Various Methods For Outputting Data on the Browser in PHP

In this article we will see various methods for outputting data to the browser.

PHP provides the following methods for printing data in the browser:

  1. print()
  2. echo()
  3. printf()
  4. sprintf()

print(): this statement simply outputs to the browser. It's prototype looks as in:

int print(argument)

There are different typography for print() as in the following:

  1. <?php print("Be a part of c-sharpcorner");?>
  2. <?php
  1. $var="Be a part of c-sharpcorner";  
  2. print "$var";   
  3. ?>  

Both of the preceding statements provide the same output, which is:

Be a part of c-sharpcorner

Technically it is not a function, it's a language construct. It always returns 1 regardless of the output.

echo(): This is an alternative option to the print() statement. It just outputs the data to the browser without returning anything, like print(), and that is the main difference between print() and echo().

echo() is capable of outputting multiple strings.

It's prototype can be written in the following manner:

  1. void echo(string argument1,string argument2,….,string argument n);  

Example

  1. <?php   
  2. echo “Be a part of c-sharpcorner” ;   
  3. ?>  

Example

  1. <?php   
  2. $var1="hello";  
  3. $var2="how are ";  
  4. $var3="you? ";  
  5. echo $var1" Mr. "$var2,$var3;   
  6. ?>  

The output is:

Hello Mr . how are you?

Note: Here the question develops of which is faster, echo() or print()?

The answer is echo() is faster than print() because print returns a value whereas echo doesn't. This difference can't be seen because we can't examine such a small speed difference.

printf(): If we want to get output that is a combination of both text and dynamic information, in other words a variable.
It automatically separates both the static data and dynamic content.

It is useful because it provides user control on the variable information that will be displayed in the terms of type, precision, alignment and position.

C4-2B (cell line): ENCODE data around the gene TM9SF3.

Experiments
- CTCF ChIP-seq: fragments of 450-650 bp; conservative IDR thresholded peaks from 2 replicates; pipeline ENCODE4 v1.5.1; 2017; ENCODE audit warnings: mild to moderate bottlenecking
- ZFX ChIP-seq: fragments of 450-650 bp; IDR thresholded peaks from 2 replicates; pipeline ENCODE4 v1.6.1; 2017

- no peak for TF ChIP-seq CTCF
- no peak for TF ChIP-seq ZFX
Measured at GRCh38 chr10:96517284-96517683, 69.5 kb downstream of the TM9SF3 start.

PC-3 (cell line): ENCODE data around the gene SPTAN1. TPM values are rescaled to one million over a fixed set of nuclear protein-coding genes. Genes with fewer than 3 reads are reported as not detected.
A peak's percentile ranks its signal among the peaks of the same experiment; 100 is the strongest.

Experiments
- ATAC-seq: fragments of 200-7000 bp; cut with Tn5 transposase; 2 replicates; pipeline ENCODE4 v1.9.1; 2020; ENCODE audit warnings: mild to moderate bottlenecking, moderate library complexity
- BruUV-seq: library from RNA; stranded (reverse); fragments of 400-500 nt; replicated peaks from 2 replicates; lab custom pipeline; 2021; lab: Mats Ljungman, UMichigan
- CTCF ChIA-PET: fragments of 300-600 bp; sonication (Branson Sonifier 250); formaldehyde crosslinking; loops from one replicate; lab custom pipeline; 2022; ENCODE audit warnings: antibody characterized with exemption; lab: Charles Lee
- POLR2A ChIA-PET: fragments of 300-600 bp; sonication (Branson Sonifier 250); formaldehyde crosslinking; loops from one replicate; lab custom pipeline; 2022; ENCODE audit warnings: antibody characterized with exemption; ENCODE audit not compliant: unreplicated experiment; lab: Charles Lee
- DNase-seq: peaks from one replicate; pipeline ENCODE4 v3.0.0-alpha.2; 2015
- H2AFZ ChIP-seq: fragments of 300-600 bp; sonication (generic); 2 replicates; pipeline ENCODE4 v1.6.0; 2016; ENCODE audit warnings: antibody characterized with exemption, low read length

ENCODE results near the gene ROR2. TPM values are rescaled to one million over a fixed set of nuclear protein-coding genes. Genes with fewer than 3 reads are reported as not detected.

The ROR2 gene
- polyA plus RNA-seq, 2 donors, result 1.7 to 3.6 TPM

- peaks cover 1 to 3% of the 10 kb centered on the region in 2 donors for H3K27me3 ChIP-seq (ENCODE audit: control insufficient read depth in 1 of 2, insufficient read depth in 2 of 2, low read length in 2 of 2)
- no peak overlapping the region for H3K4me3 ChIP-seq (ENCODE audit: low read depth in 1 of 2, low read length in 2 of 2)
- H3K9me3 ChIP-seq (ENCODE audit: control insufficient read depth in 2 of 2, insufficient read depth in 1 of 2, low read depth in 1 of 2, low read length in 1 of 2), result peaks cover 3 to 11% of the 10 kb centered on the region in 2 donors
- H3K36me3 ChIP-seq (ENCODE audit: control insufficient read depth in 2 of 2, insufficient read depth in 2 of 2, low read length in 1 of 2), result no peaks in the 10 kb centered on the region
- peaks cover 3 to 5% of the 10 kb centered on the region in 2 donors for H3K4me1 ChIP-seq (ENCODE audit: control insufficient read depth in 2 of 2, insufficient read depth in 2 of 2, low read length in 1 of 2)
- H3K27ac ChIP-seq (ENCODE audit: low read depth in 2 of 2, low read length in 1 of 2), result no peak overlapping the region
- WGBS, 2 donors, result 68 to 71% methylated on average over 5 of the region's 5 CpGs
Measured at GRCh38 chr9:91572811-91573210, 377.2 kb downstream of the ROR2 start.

It provides the extensibility as we used in C programming.

The number of type specifiers should be equal to or less than the number of their respective values.

It's prototype looks as in:

  1. integer printf(string format [, mixed arguments])  

Example

  1. <?php printf("Hello I got %d marks in maths and %d marks in hindi and got %.2f percentage in 10th class",97,86,85);?>  

The output will be:

Hello I got 97 marks in maths and 86 marks in hindi and got 85.00. percentage in 10th class.

Table for common type specifiers:
 
Type Description
%c Argument considered an integer; presented as a character corresponding to that ASCII value
%d Argument considered an integer; presented as a signed decimal number
%f Argument considered a floating-point number; presented as a floating-point number
%o Argument considered an integer; presented as an octal number
%s Argument considered a string; presented as a string
%u Argument considered an integer; presented as an unsigned decimal number
%x Argument considered an integer; presented as a lowercase hexadecimal number
%X Argument considered an integer; presented as an uppercase hexadecimal number
%b Argument considered an integer; presented as a binary number

sprint(): It's similar to printf() except that In printf() we directly get the output whereas sprint provides the output as a string. It's prototype can be written as:

 

  1. string sprintf(string format , mixed arguments);  

 

Example

  1. <?php   
  2. $he=sprintf("%d",23.76);  
  3. echo "$he $he";  
  4. ?>  

The output will be:

23 23

Thank you for your patience and reading this article.